Lonk sheep are playing a profitable dual role in the success of two flocks run by North Yorkshire farmer Jim Scrivin.
Not only is this powerful hill breed producing pure- and cross-bred wether lambs with superior carcass qualities.
But when crossed with the Bluefaced Leicester it’s providing Mule females for a second flock that’s gaining a big reputation for its Texel-sired prime lambs.
“The Lonk has such a good conformation for a hill breed, as well as being extremely hardy. But it also produces really outstanding Mule females.
“It’s one of the best-kept secrets among hill sheep, but it deserves wider recognition,” says Jim Scrivin, who farms at Park House Farm, Elslack near Skipton, and Leewarden Farm, Gisburn near Clitheroe, Lancashire.
He keeps 300 Lonk ewes, of which 150 are bred pure while the rest are split to go to Texel and Bluefaced Leicester tups.
“The Lonk produces top-quality lambs to the Texel, but we’ve also been breeding Lonk Mules for our own half-bred flock for more than 20 years, so we know what they’re capable of.”
When continental sires such as the Rouge and the Bleu du Maine first arrived in the UK there were those who felt they would be ideally suited to producing half-bred breeding sheep out of Lonk and Derbyshire Gritstone ewes.
The initial interest faded, but as a Mule producer it appears the Lonk can do no better than an alliance with the Bluefaced Leicester according to Mr Scrivin.
The farm’s 300 Lonk Mules are put mainly to Texel, with a few going to the Beltex. “Prime lambs out of Lonk Mules have a strong following among buyers at Skipton and Gisburn auction marts.
They have a superior carcass to prime lambs out of other Mule females and have a really tight skin,” adds Mr Scrivin.
The Lonk Mules were scanned at 200% in January. “They can match any other Mule for prolificacy, the ability to milk and to rear their lambs.
“We lamb them inside in mid-March and have the first-draw lambs away without any creep just into June. By that time we’ve got plenty of lambs at 37kg upwards, so we can start selling to meet the export trade and before prices ease back in midsummer. Most will be sold by September.”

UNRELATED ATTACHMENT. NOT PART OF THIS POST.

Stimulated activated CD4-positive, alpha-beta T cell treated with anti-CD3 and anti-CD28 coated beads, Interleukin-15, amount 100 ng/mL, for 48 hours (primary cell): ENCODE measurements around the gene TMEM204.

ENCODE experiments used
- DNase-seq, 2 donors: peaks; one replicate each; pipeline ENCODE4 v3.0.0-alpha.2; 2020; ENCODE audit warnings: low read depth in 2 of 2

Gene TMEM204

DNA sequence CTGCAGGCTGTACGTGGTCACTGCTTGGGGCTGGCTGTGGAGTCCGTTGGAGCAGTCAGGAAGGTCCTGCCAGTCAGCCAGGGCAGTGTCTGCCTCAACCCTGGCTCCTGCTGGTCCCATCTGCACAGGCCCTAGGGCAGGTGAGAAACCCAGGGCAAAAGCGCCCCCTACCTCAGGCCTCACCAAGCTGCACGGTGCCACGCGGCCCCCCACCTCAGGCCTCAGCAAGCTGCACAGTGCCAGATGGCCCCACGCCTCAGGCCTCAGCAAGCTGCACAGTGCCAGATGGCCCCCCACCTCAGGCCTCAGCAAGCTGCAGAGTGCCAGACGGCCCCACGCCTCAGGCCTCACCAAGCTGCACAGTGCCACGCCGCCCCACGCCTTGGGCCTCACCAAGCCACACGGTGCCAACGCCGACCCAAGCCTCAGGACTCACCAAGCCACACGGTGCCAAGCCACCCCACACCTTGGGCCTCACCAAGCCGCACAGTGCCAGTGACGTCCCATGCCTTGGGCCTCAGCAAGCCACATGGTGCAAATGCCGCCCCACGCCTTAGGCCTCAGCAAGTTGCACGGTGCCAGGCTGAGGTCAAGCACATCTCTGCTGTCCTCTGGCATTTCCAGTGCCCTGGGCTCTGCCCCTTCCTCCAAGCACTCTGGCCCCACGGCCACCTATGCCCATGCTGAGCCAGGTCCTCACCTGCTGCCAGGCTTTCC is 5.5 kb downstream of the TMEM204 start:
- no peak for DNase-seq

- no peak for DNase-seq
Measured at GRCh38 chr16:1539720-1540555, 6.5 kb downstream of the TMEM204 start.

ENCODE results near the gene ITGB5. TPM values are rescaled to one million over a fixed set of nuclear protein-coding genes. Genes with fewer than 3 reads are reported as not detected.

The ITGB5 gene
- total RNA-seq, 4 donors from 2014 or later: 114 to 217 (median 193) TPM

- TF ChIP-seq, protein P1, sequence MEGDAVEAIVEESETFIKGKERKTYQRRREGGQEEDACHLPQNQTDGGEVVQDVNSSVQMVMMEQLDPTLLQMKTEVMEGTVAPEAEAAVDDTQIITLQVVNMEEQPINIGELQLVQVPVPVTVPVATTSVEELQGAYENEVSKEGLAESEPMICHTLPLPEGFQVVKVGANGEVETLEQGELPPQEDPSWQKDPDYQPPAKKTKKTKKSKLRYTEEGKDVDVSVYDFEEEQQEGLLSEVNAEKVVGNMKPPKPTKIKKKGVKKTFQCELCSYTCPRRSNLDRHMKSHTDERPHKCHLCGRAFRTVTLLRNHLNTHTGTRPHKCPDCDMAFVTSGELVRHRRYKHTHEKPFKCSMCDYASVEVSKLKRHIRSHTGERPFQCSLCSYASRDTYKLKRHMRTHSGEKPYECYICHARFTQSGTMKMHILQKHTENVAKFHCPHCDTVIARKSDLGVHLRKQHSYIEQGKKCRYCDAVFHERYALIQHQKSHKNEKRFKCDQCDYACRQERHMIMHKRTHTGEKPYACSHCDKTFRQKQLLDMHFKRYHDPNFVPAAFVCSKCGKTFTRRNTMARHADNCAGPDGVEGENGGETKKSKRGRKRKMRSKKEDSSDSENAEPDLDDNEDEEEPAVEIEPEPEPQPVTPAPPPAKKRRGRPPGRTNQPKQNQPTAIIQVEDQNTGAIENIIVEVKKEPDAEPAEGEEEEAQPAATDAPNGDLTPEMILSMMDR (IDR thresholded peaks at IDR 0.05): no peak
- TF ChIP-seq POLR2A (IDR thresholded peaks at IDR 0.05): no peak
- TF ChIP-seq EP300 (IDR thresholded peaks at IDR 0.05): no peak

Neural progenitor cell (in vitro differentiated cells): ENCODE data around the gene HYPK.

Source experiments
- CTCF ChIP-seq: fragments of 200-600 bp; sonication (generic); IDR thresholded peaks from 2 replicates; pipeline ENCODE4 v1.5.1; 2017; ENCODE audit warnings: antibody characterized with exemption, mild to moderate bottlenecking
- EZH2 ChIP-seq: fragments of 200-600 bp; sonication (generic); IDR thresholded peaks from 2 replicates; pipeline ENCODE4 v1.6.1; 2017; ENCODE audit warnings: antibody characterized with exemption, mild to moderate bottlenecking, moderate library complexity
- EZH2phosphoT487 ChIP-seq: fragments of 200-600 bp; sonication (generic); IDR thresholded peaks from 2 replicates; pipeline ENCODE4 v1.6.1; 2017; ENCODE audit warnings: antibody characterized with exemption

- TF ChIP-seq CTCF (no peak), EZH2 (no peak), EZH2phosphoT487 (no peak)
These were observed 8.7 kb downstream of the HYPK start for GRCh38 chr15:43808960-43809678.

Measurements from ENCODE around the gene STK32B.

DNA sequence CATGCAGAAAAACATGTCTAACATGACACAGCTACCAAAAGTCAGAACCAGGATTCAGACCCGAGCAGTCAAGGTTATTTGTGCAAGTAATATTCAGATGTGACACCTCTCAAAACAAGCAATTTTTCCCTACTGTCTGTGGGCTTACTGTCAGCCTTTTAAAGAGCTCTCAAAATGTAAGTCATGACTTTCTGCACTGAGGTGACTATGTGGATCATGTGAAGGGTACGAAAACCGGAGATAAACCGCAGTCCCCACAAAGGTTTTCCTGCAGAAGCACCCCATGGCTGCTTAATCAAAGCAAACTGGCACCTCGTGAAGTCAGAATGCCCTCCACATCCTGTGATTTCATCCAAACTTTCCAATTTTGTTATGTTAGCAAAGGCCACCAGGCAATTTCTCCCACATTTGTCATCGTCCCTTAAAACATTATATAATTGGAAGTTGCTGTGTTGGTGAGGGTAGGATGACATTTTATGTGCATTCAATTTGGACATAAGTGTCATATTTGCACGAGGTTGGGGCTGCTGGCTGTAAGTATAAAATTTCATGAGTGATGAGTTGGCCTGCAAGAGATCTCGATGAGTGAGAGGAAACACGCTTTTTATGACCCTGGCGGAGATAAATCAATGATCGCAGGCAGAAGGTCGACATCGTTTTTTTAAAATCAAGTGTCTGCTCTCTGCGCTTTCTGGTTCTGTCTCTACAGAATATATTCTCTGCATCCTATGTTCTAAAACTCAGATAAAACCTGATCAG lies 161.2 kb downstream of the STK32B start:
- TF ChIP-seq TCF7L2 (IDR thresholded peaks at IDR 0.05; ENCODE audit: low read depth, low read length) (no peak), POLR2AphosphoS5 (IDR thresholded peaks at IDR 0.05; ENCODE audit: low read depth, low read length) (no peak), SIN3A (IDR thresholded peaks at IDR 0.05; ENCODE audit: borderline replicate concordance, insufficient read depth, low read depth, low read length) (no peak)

The Lonk Mules are fed according to scanning results. Twin- and multiple-bearing ewes are moved on to lower ground and receive supplementary feed, while the single-bearing ewes are returned to the hill and offered feed blocks and a little sugar beet.
The Lonk flock is run on land up to 335m at Park House Farm and starts lambing in mid-April producing both purebred flock replacements and prime lambs by the Texel. All the hill sheep lamb outside and this year scanned at just over 150%.
These prime lambs are sold from Christmas onwards. They are housed and trough-fed for the final three weeks before selling.
“We really let them grow into their shape and then put the finish on them to produce a high-quality hogg for the early new year and spring trade, selling at 42kg upwards. The trade at Skipton is very competitive, but we’ve often topped the market there. Our best this season has been up to £80.”
As well as the Lonks, Mr Scrivin keeps about 60 Derbyshire Gritstone ewes – another north country hill breed whose wether lambs have been selling for up to 190p/kg this winter.
Value of wool
The Scrivin family maintains a keen interest in the type of fleece of both their Lonk and the Derbyshire Gritstone breeds.
“Wool may not seem like an important issue to some people, but we take a great pride in the fleece quality of our sheep and don’t want fleeces showing any kemp or black fibres. Income from wool is better now than it was, but the fleece quality also benefits the prime lambs and produces the tight skins buyers want.”
While the Lonk is a horned sheep, the Derbyshire Gritstone has no horns. This hornless characteristic – that once saw an increase in popularity, particularly among Welsh and Scottish hill producers looking for a “polling” factor in the breed’s offspring – is now enjoying a resurgence.
“There’s been more interest from Welsh hill farmers, in particular those looking to cross the Derbyshire Gritstone with the Beulah Speckled Face as a carcass improver.”
But the Lonk is an excellent hill ewe that has a huge amount of potential to do a great job if she was given the chance to prove herself. A mature Lonk ewe weighs about 80kg and she’s good at keeping her teeth.
“We’ve been very strict about culling for teeth over the years and now it’s not uncommon for ewes to go on until six or seven crops. We want a ewe with good, short teeth that are well on the pad.
“The good teeth have been inherited by the Lonk Mules we breed. These can keep going to give us at least six crops and that means we don’t have such a big need for replacements. We may only need 50 a year because they last so well.”